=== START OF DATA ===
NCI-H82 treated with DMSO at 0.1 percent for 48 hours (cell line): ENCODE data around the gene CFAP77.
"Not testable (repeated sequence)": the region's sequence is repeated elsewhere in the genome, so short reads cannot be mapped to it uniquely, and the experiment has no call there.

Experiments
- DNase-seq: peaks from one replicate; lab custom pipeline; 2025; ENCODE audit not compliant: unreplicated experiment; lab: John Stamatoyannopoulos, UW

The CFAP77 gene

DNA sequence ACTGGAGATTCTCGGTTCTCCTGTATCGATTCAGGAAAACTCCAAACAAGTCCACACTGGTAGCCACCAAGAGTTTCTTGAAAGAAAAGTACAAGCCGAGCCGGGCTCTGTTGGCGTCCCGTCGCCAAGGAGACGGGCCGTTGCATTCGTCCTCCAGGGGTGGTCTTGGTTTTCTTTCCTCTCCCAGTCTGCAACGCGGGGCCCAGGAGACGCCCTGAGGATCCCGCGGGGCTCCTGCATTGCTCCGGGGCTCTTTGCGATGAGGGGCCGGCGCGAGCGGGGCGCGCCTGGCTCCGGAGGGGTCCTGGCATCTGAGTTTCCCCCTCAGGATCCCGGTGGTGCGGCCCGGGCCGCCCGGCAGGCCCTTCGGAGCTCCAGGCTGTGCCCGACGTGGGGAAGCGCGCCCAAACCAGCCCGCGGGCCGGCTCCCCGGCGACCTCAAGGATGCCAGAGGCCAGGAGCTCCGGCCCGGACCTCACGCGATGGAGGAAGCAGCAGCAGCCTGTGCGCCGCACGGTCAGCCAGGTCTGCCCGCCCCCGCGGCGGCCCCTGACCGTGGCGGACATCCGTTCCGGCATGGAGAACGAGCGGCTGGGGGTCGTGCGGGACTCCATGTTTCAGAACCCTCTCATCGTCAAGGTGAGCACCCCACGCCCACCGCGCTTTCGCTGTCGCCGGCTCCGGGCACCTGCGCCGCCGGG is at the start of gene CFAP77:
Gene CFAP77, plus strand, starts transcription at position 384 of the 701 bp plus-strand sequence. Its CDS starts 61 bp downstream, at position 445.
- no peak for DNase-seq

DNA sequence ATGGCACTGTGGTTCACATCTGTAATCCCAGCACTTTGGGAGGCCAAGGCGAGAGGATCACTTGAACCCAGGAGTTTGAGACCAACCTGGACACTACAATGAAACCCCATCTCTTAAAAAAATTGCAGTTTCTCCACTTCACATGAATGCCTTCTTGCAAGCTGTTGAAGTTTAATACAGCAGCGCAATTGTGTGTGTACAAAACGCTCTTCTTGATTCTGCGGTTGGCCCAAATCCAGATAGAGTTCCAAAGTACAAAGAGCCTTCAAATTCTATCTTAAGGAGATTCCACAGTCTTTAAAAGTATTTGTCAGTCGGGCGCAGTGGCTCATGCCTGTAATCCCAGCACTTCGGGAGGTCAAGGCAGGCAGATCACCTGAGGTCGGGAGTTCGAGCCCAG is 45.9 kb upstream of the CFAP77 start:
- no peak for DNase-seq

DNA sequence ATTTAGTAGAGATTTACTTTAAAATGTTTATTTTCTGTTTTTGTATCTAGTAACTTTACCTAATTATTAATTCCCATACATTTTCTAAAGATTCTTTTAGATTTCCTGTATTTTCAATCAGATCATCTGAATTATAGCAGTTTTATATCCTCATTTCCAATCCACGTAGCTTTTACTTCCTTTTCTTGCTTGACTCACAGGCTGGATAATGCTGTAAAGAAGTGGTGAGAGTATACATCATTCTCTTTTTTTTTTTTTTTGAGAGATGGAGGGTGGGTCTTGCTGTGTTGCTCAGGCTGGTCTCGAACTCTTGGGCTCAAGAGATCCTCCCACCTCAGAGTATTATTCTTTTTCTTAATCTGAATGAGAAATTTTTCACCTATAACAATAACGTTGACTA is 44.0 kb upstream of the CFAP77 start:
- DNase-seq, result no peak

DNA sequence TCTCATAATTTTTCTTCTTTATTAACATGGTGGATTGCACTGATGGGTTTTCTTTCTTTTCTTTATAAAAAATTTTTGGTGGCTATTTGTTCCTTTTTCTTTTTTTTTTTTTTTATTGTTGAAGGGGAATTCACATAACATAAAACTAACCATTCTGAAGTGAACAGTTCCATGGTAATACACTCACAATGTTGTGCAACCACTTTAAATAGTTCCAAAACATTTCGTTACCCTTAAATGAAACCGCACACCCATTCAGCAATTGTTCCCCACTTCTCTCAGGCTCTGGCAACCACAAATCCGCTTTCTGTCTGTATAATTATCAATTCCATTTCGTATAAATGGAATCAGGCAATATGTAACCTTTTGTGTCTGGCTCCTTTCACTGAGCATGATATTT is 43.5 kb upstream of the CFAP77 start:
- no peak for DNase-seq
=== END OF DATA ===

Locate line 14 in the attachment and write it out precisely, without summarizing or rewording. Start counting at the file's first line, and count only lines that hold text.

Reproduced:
- no peak for DNase-seq